Whether we can get third-person access to them is less clear. I'm also less clear what the significance of that would be.

You might have to hear the debate to see the signifigance. It's significant because Gelernter's entire argument was based on it. Perhaps there are better arguments on his side, but this is the route he went.

He defined consciousness as having private mental states which have no effect on the external world, and cannot be detected by any physical device. He gave examples such as having a happy or sad thought, that nobody else knows about. He then proceded to argue that, because we always have objective access to all the states of a software program, software can never be conscious. Kurzweil rightly pointed out that when people have happy or sad thoughts, they do have effects that can be detected neurologically.
Dec. 4th, 2006 09:46 am (UTC)
I saw the juggling in a cone guy at the philly juggling festival awhile back. He also did a routine sitting cross legged and rolling metal bowls on the ground around him sort of like boomarangs. They'd roll out in an arc and come back to him, he had several of them going at once. He's always coming up with the most innovative stuff.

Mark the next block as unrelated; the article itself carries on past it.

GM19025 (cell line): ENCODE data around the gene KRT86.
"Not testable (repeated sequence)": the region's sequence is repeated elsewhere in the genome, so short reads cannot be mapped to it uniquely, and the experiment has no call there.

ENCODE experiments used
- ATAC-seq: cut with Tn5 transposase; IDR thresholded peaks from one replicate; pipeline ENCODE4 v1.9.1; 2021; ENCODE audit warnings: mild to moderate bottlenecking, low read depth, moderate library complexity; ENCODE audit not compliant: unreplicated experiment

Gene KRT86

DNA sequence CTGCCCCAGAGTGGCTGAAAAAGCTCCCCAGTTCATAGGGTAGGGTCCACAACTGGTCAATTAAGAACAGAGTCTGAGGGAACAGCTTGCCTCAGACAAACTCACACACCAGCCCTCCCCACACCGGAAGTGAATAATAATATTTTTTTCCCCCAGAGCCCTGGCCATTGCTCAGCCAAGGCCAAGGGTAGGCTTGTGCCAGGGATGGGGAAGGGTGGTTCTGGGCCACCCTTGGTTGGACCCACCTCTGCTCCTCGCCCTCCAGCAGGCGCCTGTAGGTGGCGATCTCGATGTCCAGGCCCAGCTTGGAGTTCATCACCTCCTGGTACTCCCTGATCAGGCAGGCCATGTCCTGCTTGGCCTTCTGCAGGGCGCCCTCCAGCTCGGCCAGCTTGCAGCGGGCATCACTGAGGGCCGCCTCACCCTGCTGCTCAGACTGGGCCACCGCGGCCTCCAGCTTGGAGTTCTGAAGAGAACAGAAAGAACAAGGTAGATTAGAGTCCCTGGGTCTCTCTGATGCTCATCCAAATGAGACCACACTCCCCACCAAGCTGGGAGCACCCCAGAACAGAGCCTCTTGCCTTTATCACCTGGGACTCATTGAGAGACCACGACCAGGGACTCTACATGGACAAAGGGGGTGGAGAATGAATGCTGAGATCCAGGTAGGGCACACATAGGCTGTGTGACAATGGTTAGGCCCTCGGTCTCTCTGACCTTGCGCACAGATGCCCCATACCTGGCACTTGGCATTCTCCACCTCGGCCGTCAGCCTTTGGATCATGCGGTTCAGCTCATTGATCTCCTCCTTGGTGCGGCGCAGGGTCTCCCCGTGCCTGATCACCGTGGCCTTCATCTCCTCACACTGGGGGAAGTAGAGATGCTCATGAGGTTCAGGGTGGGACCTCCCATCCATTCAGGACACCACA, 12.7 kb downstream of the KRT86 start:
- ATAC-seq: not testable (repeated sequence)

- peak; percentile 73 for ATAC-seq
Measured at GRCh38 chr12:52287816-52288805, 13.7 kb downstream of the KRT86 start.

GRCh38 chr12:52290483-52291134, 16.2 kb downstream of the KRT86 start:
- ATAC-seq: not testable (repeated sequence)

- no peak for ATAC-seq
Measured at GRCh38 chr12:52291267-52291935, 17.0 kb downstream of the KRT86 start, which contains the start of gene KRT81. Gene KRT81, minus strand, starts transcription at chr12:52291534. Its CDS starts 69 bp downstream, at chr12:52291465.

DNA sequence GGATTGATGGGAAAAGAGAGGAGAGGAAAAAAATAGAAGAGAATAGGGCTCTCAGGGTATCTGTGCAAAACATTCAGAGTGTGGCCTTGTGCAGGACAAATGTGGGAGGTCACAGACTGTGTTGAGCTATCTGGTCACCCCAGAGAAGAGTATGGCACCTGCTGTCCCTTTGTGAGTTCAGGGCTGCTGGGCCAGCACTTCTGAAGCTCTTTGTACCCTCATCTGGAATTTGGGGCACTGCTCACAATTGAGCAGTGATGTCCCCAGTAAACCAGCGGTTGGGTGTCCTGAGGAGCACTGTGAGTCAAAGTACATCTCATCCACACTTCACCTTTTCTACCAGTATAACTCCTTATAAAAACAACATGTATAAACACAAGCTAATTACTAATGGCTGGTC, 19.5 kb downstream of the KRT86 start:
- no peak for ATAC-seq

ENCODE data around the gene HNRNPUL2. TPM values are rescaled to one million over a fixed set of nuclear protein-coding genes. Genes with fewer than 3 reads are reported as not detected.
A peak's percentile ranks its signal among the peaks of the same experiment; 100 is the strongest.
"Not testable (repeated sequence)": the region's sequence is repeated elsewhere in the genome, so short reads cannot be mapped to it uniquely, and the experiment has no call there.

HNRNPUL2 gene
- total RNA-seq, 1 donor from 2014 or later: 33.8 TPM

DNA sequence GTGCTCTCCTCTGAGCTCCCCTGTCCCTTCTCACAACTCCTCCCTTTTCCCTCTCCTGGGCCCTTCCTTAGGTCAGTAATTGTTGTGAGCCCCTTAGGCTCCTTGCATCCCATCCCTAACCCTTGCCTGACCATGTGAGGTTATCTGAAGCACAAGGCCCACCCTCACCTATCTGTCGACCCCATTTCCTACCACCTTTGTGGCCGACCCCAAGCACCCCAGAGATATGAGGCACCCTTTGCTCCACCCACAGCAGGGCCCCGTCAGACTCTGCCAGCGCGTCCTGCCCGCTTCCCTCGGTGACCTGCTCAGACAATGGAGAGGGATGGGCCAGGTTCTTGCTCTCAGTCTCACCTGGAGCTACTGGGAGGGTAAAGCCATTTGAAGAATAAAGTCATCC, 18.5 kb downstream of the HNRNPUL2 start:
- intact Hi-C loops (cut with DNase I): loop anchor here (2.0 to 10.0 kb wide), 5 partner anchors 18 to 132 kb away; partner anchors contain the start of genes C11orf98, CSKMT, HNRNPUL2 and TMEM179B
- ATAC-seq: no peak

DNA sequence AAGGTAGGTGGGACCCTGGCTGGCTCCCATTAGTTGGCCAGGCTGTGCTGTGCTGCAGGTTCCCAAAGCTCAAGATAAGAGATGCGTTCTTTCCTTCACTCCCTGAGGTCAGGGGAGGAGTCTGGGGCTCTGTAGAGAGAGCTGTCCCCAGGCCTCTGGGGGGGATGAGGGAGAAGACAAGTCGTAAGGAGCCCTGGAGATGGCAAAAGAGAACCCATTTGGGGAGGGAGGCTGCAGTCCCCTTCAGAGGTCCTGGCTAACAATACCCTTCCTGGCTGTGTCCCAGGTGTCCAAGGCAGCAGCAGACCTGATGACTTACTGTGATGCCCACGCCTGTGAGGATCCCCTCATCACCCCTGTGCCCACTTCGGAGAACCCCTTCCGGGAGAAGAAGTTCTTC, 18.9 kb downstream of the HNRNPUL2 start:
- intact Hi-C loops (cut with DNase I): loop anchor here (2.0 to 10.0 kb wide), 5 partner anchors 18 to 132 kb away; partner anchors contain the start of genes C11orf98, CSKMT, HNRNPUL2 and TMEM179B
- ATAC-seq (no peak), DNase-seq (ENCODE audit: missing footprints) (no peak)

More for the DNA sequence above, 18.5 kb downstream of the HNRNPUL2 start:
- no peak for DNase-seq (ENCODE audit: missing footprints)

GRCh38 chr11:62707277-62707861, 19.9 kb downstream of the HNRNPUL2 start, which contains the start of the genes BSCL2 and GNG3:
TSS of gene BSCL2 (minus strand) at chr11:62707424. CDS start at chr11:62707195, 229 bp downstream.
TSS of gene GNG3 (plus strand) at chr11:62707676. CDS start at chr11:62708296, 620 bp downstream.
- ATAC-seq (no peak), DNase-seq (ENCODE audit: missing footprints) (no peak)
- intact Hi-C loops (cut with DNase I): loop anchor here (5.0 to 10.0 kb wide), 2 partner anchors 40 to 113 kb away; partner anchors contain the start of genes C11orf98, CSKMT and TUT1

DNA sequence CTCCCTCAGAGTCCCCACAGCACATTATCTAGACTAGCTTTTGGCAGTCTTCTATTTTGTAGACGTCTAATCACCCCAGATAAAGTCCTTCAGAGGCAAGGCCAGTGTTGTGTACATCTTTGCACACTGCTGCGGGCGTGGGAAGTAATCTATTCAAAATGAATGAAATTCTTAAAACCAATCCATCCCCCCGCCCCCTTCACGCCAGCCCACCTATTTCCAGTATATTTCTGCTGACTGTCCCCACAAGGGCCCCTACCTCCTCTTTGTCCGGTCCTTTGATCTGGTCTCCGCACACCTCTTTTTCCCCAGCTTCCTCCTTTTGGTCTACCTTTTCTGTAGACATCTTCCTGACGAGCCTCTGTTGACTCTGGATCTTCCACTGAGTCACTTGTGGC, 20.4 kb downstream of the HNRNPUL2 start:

I'm not sure if I have it on video or not.
Dec. 4th, 2006 11:48 pm (UTC)
cool... I love people who push the envelope, that's the best kind of juggling
Dec. 5th, 2006 02:48 am (UTC)
This is my favorite of his routines:


Here is the video I shot of the metal bowl routine. For some reason I only caught the end of it on video.

Dec. 5th, 2006 06:46 am (UTC)
That was neat... thanks
Dec. 4th, 2006 10:55 am (UTC)
A self-aware robot? Wow, that's brilliant - I always get excited to hear about new developments in artificial intelligence. I wonder how long it will be until we've developed robots that are truly intelligent in the Turing-test-passing, conversational, intelligent sense, rather than simply being good at parsing facts in a disjointed and mechanical manner. To me, I think that the sign of digital intelligence would be the capability to synthesise and generate, rather than simply to analyse and parse.
Dec. 5th, 2006 10:33 pm (UTC)
Hey Jeff, it's Rob from NY. Just saying hi and adding you to friend's list.
Dec. 6th, 2006 06:40 am (UTC)
hey rob, hows it going? Hope new york is treating you well... wish I had been around more while you were here visiting. enjoyed hanging out.
( 11 comments — Leave a comment )